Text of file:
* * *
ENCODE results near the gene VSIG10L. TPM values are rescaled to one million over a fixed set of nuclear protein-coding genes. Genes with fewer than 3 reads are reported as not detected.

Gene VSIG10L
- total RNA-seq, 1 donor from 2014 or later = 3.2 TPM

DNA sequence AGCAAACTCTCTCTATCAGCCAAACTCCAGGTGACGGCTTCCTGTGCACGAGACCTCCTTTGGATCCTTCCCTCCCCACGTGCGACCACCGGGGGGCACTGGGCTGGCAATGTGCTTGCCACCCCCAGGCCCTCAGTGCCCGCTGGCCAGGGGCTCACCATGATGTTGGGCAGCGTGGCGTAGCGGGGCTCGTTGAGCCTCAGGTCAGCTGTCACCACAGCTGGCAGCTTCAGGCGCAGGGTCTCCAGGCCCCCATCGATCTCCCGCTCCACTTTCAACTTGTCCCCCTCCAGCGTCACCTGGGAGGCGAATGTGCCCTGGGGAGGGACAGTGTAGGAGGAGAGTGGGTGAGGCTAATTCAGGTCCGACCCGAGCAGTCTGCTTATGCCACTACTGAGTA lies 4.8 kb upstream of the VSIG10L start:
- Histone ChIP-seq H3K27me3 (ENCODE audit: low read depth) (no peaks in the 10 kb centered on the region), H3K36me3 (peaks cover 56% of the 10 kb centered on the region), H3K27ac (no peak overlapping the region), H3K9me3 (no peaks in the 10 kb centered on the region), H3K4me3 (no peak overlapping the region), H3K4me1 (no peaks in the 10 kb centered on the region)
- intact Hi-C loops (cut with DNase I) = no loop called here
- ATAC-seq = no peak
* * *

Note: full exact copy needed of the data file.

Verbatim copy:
ENCODE results near the gene VSIG10L. TPM values are rescaled to one million over a fixed set of nuclear protein-coding genes. Genes with fewer than 3 reads are reported as not detected.

Gene VSIG10L
- total RNA-seq, 1 donor from 2014 or later = 3.2 TPM

DNA sequence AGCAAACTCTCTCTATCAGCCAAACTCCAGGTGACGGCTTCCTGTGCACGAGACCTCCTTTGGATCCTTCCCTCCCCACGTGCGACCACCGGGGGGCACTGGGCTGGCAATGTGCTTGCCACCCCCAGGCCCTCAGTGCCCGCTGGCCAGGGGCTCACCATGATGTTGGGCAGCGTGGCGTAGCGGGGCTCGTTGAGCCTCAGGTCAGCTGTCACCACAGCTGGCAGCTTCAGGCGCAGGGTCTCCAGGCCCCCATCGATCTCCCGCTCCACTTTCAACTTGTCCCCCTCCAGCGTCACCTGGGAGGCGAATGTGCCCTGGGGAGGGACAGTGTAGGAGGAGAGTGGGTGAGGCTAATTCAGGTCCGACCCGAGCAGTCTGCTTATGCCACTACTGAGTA lies 4.8 kb upstream of the VSIG10L start:
- Histone ChIP-seq H3K27me3 (ENCODE audit: low read depth) (no peaks in the 10 kb centered on the region), H3K36me3 (peaks cover 56% of the 10 kb centered on the region), H3K27ac (no peak overlapping the region), H3K9me3 (no peaks in the 10 kb centered on the region), H3K4me3 (no peak overlapping the region), H3K4me1 (no peaks in the 10 kb centered on the region)
- intact Hi-C loops (cut with DNase I) = no loop called here
- ATAC-seq = no peak